Keep calm and love Kazakhstan

Keep calm and love Kazakhstan

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From the time we left Wroclaw, Iza was wondering when we would be finished at the Police station. We had read stories about other travelers who had been arrested and interrogated for long hours. They were usually accused of being spies. Fortunately, these situations always  ended up fine, but we didn’t want to find out for ourselves. While we were not accused of spying, we were forced to remain at the police station for several hours.

When we thought we were over Kazakhstan, our thoughts were far away in China.  Our visa consultant brought us back to reality. In his opinion our Kazakh visa was invalid. We weren’t sure if he was right, but we decided to check it out at the migration office. We thought it was odd since we had applied for double entry visa (valid each time for up to 30 days) and had this in our passport. But we trusted the intermediary and we went to the immigration office to clarify our immigration status. Obviously no one there spoke English. They didn’t care at all. Our passports were returned to us and we were sent to the immigration police without any explanation.

We were informed that we had a very serious problem. We exceeded the time of our visa. But we were lucky that we noticed it within 3 days, as we could not be put in jail for this. They didn’t want to listen our explanations, they just kept showing one date which implicated that the visa lasted for 27 days.  Kazakhstan doesn’t even issue this type of visa. But it seemed that only we cared about it because the Policeman listened to these explanations with pity and a look of amusement on his face. He told us not to worry about the documents. He promised to take care of it in exchange for money. He told us it was just a matter of one report.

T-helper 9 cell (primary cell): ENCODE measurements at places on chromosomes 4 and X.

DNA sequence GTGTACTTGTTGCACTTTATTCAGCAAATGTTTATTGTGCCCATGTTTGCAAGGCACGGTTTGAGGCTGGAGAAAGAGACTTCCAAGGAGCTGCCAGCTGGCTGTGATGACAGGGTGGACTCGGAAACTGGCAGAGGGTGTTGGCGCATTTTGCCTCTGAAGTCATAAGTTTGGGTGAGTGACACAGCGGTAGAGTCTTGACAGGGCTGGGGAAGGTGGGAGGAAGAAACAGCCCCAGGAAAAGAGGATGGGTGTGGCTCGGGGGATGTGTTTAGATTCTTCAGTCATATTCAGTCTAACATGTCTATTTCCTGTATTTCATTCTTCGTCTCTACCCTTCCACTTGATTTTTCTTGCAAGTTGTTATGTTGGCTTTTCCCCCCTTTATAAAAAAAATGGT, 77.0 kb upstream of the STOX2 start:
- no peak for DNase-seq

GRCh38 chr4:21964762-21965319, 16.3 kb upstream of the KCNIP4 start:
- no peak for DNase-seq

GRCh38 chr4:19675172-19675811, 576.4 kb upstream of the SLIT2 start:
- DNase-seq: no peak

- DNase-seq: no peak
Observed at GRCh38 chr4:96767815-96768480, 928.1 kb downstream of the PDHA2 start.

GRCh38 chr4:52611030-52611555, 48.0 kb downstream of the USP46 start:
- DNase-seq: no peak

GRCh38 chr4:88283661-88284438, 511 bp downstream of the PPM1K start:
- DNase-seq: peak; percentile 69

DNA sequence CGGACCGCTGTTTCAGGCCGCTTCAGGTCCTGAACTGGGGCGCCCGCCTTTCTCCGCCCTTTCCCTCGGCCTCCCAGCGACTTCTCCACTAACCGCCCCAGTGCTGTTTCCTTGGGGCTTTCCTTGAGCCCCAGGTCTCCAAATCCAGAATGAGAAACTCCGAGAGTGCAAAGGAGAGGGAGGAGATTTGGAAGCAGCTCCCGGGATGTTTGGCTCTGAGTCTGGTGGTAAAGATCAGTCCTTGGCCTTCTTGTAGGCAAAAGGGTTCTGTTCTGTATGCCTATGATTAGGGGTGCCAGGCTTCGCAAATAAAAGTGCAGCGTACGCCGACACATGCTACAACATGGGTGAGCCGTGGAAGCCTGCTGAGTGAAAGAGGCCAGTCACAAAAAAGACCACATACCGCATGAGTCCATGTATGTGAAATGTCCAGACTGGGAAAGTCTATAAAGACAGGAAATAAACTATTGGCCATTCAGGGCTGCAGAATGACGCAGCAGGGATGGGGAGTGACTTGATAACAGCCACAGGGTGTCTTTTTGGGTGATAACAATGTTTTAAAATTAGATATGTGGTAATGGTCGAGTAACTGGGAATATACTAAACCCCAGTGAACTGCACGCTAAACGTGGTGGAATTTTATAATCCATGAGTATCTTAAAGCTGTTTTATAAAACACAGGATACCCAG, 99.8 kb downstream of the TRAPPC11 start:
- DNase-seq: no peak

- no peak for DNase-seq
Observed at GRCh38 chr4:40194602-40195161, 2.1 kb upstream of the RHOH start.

We had no time to be angry. Iza responded daringly (as it turned out to police the commissioner) that we are not like the others Kazakhs and would not be paying any bribe. You could tell from his face that it was not the answer he expected.  We knew that this conversation was leading nowhere, so we then went straight to the Polish Embassy.

When the counsel heard our story, he agreed with us, but unfortunately he summed up it in one sentence saying “This is Kazakhstan”. He didn’t say anything else but we knew what had to be done.  The next morning, we withdrew money and came back with “loser face” at the police station. This time we got a surprise.  The chief refused to take any money. He felt offended because of our attitude from the previous day. Our “loser face” turned into “are you kidding me”. However, he was definitely not kidding.

The problems were just beginning. Half of the staff was checking our passports. They want us to call the landlord of the flat with which we were registered.  To our dismay, because we never met her, we were forced to stay with Curtis, our host who was just renting the apartment. We didn’t want to create any problems for him, so we just told them that he planned a trip to Bishkek, and that we were not at his place since the week prior, which was true, though we knew he was in town. Unfortunately, the chief was so determined and angry at us that he checked things out and discovered that Curtis had never left the country.  That didn’t help with negotiations.  The Commissioner started to shout at us, accusing us of lying, saying we knew where Curtis was and that if we didn’t cooperate we would end up in jail. He even implied that we were able to speak Russian and were trying to avoid responsibility. This was false. Neither Iza nor I have ever studied Russian. But because Polish and Russian are both Slavic languages, we could communicate on a basic level. So at any given time we were unable to understand what was being said. We refused to answer, as we didn’t want to continue conversation without understanding the language.